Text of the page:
There's rarely a dull moment in the stock market. Even in the current year, when major indexes like the S&P 500 and the Nasdaq-100 have dipped into bear market territory, some large technology companies were able to generate some investor enthusiasm by conducting stock splits.
The companies include Amazon, Shopify, and most recently, Google parent Alphabet. The next in line is electric-vehicle powerhouse Tesla (TSLA -1.36%). Its investors just approved a 3-for-1 stock split, which is set to take effect at the close of trading on Aug. 24.
The split adds no real value to Tesla as a company. It just divides up the shares of the same pie into smaller pieces. Instead, CEO Elon Musk recently unveiled some plans that could actually make its stock worth buying right now.
What the stock split is and what it isn't
When companies create a large amount of value for shareholders, their stock price often rises to the point that it costs hundreds or even thousands of dollars to purchase a single share. As of this writing, Tesla stock trades at a price of $864.51, which might put it out of the range of some retail investors who don't have access to fractional shares. Hence, the company has opted for a 3-for-1 split.
It means that come Aug. 24, existing Tesla stockholders will receive two additional shares for each one they already own, and the price of each share will be reduced in proportion. For example, if the stock split took effect today, Tesla's price per share would shrink from $864.51 to $288.17.
These moves typically draw a positive reaction because of the perception that more investors will rush to buy in once the stock is more accessible to smaller participants. But it's worth remembering the upcoming stock split will add no intrinsic value to Tesla as a company, so it's not a long-term reason to buy.
But Tesla does offer plenty of good reasons to buy its stock
Tesla is the global leader in electric vehicle sales, and its edge is set to expand thanks to the company's two new gigafactories in Austin, Texas, and Berlin, Germany. They're on track to nearly double Tesla's annual production capacity to 2 million vehicles by the end of 2022.
But at the company's annual meeting earlier this month, Elon Musk spoke about plans to ramp Tesla's production capacity up to 20 million electric vehicles per year by 2030, which could involve building 10 or 12 brand-new gigafactories. It's an ambitious target, but the company did produce just 35,000 vehicles in 2014, which means it has grown production capacity 57-fold in the last eight years. What's another eightfold increase over the next eight years?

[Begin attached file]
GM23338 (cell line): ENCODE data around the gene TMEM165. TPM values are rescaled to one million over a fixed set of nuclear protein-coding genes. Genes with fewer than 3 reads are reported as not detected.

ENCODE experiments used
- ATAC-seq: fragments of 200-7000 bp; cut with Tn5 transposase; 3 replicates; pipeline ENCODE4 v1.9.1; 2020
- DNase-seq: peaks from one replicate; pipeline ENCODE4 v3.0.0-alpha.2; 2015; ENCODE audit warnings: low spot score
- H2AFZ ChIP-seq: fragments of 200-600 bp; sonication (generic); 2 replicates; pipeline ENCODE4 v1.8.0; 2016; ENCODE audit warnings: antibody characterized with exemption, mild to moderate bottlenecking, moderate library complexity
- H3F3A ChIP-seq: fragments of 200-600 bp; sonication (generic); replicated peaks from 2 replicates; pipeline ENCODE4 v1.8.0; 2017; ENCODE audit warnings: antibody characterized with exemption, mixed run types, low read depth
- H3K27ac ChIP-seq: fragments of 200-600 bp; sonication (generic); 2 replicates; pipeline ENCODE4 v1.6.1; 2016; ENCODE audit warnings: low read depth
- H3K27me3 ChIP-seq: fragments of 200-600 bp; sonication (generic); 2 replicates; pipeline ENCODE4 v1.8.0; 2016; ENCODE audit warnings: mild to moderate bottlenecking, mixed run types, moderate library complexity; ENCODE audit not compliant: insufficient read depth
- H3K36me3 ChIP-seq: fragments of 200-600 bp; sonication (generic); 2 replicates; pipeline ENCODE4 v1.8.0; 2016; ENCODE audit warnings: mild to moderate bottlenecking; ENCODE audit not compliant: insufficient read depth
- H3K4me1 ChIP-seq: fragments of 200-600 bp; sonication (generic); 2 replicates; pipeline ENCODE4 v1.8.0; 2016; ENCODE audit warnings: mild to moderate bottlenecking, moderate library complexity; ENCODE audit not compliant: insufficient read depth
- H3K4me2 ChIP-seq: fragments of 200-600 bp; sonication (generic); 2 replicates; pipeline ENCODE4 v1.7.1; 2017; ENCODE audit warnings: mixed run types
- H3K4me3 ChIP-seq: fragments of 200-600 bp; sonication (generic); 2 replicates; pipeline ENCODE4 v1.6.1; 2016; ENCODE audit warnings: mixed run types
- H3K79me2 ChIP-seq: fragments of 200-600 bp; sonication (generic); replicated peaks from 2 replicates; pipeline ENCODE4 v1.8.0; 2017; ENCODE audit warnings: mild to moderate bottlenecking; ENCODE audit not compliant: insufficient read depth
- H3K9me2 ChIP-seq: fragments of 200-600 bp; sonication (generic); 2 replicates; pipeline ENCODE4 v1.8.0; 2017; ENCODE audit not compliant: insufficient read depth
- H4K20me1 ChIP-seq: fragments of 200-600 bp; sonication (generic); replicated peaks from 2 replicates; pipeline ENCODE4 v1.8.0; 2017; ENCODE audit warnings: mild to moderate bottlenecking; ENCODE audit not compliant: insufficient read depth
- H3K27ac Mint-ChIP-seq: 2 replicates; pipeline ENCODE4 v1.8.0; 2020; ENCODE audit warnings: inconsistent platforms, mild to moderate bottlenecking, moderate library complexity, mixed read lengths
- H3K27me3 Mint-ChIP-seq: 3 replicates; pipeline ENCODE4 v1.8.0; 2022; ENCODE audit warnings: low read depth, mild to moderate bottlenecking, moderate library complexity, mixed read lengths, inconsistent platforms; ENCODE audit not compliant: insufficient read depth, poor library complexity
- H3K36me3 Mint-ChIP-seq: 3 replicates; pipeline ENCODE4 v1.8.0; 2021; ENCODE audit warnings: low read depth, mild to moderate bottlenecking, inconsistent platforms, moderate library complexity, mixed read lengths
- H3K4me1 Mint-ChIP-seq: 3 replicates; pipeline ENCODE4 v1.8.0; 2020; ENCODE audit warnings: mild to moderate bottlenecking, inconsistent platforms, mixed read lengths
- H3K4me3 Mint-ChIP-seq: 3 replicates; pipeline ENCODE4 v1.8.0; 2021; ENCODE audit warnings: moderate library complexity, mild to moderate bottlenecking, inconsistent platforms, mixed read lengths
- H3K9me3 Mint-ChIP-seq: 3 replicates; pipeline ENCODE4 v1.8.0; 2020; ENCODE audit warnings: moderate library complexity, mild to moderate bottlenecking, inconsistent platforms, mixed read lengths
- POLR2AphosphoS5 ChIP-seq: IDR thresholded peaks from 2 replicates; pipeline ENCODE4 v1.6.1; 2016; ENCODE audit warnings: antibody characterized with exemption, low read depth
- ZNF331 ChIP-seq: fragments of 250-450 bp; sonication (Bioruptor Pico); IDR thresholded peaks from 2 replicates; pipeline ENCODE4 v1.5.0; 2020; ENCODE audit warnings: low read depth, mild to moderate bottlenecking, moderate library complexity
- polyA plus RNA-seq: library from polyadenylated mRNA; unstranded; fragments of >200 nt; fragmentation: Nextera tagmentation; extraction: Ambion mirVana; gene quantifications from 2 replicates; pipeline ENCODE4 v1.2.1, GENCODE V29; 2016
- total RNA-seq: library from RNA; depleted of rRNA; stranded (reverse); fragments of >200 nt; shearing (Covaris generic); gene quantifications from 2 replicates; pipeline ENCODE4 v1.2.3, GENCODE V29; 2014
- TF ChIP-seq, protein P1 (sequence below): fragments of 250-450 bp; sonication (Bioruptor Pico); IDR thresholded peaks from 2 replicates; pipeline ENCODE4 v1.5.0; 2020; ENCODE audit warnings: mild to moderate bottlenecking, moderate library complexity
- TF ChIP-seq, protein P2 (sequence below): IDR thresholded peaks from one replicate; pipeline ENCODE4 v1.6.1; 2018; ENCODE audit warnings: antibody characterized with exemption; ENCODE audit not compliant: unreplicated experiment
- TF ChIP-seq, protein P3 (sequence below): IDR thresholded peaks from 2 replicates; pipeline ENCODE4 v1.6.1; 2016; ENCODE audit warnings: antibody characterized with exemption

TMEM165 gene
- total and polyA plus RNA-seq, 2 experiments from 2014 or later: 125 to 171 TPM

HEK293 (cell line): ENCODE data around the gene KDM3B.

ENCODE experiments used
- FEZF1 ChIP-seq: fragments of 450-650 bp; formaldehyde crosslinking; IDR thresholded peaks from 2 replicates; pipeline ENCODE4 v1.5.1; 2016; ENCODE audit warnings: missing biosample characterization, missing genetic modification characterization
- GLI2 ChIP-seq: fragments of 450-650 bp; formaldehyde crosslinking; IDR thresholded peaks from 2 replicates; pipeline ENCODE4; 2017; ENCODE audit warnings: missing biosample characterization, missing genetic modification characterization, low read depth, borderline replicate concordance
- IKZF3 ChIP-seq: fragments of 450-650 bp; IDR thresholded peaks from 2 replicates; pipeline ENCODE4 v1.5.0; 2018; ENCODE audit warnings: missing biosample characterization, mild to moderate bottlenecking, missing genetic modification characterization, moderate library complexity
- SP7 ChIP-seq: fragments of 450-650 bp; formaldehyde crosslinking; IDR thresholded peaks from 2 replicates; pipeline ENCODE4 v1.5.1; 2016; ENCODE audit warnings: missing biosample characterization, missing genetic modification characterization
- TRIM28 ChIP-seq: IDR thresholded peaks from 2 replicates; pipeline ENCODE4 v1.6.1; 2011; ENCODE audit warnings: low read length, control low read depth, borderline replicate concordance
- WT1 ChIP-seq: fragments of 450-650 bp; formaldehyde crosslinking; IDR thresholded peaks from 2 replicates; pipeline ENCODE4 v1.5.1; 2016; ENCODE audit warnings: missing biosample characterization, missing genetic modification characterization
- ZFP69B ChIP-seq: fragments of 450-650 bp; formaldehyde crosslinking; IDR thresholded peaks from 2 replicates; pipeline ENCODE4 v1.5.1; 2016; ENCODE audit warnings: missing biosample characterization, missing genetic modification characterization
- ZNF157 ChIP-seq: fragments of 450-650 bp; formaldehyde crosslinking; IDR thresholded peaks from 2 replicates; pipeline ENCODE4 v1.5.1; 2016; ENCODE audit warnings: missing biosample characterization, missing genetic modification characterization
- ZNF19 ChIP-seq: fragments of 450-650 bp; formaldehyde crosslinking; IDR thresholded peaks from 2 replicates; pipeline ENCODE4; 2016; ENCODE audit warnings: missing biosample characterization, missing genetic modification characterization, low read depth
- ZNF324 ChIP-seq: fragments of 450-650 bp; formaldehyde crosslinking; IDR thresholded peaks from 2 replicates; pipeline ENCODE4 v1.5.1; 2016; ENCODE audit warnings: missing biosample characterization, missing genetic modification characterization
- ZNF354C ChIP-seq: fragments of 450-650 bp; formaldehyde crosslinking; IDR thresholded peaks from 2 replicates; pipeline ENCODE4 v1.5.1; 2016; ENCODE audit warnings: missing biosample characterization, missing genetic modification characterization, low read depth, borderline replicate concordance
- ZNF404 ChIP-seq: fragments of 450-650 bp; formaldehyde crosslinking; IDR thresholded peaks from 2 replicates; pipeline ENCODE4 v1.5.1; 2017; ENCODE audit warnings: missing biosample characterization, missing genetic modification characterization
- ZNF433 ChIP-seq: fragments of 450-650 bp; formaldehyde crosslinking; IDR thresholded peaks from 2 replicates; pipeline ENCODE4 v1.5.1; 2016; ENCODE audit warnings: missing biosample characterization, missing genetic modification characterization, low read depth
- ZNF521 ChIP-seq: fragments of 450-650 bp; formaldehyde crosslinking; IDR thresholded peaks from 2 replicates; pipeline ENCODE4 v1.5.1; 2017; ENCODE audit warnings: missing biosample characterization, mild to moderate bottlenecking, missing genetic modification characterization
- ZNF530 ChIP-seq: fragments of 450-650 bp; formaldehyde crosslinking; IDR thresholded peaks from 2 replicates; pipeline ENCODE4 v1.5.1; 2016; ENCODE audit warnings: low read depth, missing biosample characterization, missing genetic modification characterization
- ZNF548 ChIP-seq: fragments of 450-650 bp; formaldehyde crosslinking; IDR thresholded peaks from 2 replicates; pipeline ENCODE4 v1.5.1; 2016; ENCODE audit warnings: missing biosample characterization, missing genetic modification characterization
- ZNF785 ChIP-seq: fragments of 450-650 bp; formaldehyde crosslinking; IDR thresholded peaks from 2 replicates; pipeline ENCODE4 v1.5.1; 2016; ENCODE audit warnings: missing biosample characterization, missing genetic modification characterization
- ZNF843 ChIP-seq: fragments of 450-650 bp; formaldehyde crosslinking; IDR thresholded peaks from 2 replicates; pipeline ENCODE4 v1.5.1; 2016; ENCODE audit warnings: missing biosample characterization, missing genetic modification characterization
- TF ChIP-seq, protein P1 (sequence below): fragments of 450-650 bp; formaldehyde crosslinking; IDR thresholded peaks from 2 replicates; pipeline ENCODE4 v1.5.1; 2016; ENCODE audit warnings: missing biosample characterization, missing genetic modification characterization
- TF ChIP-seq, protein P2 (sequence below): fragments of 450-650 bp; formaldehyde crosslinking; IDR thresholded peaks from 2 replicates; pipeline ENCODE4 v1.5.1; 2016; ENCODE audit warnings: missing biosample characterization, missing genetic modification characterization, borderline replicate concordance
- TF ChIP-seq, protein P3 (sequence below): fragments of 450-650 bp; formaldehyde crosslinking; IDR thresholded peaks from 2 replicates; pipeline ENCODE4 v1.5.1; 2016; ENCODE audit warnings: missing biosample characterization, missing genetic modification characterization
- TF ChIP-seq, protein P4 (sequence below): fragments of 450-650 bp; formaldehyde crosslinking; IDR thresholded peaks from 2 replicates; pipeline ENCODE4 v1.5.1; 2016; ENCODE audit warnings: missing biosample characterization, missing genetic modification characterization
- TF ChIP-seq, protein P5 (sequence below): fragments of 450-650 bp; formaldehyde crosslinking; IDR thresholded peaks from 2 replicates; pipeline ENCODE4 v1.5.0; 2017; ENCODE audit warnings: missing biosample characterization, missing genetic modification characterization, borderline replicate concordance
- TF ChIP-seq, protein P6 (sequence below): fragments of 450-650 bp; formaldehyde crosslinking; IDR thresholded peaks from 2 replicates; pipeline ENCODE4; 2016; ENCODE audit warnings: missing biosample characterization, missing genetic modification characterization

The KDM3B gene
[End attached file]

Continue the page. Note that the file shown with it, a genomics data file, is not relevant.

Tesla has arguably the most innovative production processes in the entire car manufacturing industry, and it has even drawn praise from the former CEO of the company's main rival, Volkswagen Group. It has allowed Tesla to maintain an extremely high gross profit margin, which peaked at 32.9% in the first quarter of 2022 and has steadily climbed alongside its production numbers over the last few years.
The figure dipped to 27.9% in the more recent second quarter because of COVID-19 lockdowns in China that shut down Tesla's Shanghai factory, plus supply chain headwinds, which triggered a 15% decline in the number of cars Tesla was able to make. It produced 258,580 vehicles in the second quarter compared to 305,407 in the first quarter, but the recent challenges are likely short-term in nature.
Tesla has become a profit-generating machine
A higher gross margin means more money flows through to Tesla's bottom line, and over the last 12 months, the company has generated $9.5 billion in net income on $67.1 billion in revenue.
That's a 336% increase in net income compared to the prior 12-month period, and the result has helped Tesla build an $18.3 billion cash pile which could go toward funding its continued expansion.
Tesla has grown into more than just a car manufacturer and is making strides in residential solar generation and storage, to the point where it simply can't produce batteries fast enough to keep up with soaring demand. This puts Tesla on a path to becoming a true green-energy company.
Investors are pricing a lot of future growth into Tesla stock. It currently trades at a price-to-earnings multiple of 104, which is nearly four times higher than the 26.8 multiple of the Nasdaq 100 technology index. But Tesla is a long-term story and its growth rate, particularly in net income, warrants a premium to the broader market.
So long as investment horizons are aligned with the company's 2030 plan to produce 20 million vehicles per year, there's a good chance of generating significant gains by holding Tesla stock.